A rendering of one of four proposals by Mortenson Development. This proposal calls for one large hotel to be built north of the Oregon Convention Center.
Proponents of a planned hotel near the Oregon Convention Center are eyeing the Oregon Lottery as a possible source of public money for the project.
Staffers negotiating with the proposed hotel's developers said they think the state could play a role in helping to pay for the hotel, pointing to the statewide economic impacts of conventions in Portland.
Once negotiations for the hotel's financing carried into 2013, the idea for asking for state help in funding the project became more feasible, said Teri Dresler, Metro's director of visitor venues.
"We want to pursue whether there is another option available to us," she said. "The project clearly meets criteria for state funding in terms of statewide impact in terms of collection of income taxes from the jobs created… throughout the hospitality industry."
The memo says the hotel would generate $180 million in state taxes in the next 30 years.
One memo from Dresler's department calls for the Legislature to set aside $15 million for the public financing package for the proposed 600-room hotel near the Oregon Convention Center.
"We don't know whether that would be a loan or a grant," Dresler said.
Combined with $4 million each from Metro and the Portland Development Commission, that would amount to $23 million in upfront public money to support the planned hotel. But Dresler stressed that negotiations are ongoing and expected to take months, and there is no agreement yet on what the upfront requirement would be to move the project forward.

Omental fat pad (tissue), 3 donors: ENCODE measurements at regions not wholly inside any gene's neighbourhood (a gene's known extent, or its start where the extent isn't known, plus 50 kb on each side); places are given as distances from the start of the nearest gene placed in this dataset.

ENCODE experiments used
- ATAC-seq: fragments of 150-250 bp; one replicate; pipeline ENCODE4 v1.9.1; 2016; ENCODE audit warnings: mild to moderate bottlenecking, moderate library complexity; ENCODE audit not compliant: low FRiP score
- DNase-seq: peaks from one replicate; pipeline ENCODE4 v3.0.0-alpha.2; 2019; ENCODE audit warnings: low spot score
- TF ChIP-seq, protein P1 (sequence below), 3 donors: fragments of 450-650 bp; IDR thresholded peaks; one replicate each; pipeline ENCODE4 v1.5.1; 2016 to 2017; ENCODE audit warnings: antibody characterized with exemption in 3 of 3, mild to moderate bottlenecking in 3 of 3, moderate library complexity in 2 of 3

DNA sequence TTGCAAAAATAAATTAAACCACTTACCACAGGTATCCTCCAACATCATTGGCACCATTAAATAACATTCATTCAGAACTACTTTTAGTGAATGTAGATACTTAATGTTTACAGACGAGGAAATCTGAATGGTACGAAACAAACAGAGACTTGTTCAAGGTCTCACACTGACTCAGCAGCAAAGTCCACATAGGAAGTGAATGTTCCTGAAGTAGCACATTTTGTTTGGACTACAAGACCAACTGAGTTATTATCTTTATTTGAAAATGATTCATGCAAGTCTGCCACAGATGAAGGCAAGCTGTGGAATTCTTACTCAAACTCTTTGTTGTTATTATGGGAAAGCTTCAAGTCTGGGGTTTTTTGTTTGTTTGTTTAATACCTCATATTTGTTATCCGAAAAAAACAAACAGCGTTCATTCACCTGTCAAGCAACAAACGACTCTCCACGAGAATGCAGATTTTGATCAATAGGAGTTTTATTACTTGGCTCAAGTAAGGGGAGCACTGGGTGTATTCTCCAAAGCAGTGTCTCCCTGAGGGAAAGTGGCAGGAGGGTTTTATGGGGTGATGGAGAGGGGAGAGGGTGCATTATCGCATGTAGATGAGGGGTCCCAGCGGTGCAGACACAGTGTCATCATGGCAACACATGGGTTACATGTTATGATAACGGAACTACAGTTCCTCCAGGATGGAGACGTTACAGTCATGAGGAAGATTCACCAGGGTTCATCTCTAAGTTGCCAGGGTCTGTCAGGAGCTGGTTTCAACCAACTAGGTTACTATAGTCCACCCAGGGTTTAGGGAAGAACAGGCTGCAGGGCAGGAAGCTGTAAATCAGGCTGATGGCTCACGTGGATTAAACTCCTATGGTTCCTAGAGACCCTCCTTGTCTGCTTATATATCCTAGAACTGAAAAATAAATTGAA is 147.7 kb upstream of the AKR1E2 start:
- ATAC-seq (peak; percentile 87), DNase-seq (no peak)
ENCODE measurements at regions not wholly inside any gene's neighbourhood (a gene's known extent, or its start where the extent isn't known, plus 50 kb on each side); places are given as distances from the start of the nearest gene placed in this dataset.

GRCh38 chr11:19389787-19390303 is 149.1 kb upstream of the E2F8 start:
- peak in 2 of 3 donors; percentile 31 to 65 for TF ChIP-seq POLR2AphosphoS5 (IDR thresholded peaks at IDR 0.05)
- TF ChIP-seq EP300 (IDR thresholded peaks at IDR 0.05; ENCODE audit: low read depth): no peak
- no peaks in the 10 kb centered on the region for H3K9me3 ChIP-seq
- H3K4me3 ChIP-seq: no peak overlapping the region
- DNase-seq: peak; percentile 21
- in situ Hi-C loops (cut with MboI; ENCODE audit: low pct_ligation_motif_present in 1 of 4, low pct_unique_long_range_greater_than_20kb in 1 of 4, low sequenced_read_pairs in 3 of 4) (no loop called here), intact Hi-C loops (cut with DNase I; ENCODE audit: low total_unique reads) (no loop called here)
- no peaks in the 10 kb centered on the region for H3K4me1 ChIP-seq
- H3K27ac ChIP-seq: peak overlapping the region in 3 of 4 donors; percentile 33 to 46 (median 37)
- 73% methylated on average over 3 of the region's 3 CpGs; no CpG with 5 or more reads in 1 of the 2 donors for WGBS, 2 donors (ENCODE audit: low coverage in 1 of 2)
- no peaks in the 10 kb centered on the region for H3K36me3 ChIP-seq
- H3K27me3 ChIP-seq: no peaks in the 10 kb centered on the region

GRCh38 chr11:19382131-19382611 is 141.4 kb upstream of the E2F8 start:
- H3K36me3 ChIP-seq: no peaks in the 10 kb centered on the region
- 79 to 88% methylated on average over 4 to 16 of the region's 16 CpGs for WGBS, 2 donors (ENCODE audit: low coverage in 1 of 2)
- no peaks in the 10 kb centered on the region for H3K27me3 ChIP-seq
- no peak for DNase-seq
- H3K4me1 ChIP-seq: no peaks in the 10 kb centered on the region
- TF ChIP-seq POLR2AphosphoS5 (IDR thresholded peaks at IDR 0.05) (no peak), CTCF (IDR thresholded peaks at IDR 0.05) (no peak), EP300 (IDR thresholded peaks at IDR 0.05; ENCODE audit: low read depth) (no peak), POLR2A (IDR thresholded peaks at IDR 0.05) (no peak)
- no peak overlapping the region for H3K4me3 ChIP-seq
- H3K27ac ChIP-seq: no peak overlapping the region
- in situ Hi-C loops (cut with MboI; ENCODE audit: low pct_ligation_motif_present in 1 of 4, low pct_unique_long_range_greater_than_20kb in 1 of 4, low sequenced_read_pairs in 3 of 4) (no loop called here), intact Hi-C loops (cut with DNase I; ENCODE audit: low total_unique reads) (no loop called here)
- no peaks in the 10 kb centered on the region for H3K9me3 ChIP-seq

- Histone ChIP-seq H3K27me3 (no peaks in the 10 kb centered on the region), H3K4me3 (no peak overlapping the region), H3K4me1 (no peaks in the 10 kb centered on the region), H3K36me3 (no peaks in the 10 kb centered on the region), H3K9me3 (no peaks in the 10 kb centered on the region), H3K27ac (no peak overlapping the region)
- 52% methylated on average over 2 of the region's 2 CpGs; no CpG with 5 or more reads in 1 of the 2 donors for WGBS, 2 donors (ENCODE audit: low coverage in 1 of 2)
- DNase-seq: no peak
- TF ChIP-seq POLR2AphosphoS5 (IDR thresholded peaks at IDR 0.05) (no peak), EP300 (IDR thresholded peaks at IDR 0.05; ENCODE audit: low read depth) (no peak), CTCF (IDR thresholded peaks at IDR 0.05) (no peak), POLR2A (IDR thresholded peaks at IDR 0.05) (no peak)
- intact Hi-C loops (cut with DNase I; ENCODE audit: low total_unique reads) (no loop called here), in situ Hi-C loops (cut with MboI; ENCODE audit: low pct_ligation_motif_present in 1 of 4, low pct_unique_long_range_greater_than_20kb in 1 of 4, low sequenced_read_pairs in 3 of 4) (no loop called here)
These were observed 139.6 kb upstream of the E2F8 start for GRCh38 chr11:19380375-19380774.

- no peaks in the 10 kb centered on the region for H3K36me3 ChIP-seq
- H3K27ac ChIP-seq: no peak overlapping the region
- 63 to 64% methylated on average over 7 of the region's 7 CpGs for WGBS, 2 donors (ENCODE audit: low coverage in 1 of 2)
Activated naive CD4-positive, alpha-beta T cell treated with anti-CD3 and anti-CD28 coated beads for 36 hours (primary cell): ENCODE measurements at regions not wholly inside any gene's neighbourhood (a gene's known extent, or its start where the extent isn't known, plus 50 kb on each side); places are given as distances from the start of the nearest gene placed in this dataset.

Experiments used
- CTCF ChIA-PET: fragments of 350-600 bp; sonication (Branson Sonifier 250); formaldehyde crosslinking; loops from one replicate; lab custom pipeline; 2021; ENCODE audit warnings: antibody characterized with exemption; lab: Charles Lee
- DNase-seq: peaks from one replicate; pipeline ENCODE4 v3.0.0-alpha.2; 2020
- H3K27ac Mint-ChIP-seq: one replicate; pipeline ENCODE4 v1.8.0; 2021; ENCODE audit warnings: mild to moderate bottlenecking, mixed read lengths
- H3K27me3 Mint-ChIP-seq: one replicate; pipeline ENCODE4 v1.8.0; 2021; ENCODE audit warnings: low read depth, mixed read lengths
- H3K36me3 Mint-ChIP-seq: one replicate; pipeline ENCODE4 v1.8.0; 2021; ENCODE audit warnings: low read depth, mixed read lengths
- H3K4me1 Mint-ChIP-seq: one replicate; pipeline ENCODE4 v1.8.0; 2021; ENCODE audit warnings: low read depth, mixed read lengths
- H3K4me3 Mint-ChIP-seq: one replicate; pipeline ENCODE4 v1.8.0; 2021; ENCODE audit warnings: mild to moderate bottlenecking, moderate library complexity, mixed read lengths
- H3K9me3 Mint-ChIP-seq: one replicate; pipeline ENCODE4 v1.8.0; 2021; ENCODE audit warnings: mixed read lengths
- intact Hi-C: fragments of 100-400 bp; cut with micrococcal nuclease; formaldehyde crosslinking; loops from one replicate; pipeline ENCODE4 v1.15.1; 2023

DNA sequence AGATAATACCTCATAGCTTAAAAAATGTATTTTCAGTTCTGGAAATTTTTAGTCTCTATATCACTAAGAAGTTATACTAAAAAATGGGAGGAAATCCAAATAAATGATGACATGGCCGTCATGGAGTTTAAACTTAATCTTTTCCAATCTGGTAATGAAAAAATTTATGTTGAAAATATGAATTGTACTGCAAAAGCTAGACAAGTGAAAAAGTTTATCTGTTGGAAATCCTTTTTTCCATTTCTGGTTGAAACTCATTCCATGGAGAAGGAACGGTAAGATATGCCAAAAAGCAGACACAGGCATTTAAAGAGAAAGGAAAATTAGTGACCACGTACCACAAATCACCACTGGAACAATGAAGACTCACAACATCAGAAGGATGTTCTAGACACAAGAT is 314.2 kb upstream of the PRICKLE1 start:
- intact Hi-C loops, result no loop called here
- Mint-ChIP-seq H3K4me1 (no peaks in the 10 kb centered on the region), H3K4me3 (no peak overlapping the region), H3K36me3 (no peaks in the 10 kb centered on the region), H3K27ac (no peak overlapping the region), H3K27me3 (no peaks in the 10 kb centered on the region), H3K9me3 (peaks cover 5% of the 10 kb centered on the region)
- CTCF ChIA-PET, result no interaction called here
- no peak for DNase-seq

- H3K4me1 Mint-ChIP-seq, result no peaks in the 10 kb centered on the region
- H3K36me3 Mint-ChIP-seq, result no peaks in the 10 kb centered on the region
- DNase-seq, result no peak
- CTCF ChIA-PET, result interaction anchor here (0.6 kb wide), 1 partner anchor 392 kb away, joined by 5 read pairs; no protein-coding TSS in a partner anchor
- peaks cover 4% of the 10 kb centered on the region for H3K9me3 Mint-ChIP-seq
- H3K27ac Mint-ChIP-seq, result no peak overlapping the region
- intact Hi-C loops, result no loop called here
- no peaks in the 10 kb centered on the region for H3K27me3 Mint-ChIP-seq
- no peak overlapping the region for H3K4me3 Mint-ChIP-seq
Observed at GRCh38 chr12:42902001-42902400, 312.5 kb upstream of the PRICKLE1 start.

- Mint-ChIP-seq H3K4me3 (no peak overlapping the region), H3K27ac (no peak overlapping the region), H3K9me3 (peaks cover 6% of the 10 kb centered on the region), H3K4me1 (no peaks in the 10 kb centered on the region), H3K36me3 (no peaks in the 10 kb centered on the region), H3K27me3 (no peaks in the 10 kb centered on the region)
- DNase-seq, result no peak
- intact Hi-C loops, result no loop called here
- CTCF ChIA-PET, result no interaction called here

The hotel's owner, Hyatt, is also calling for a refund of most of the room taxes paid by hotel guests, a number that could total $111 million.
In turn, Hyatt would guarantee a block of rooms would remain available for large conventions looking to hold events in Portland.
In the memo, Metro staff pointed to precedent. In 1987, the Legislature authorized an inflation-adjusted $30.4 million of lottery money for the construction of the convention center.
According to Oregon Lottery spokeswoman Marlene Meissner, the Legislature authorized $275 million in economic development spending from the lottery in this biennial budget. The largest chunk of that, about $79 million, went to debt service.
That amounted to 25 percent of lottery proceeds in the biennium, but that percentage is adjusted by the Legislature every two years.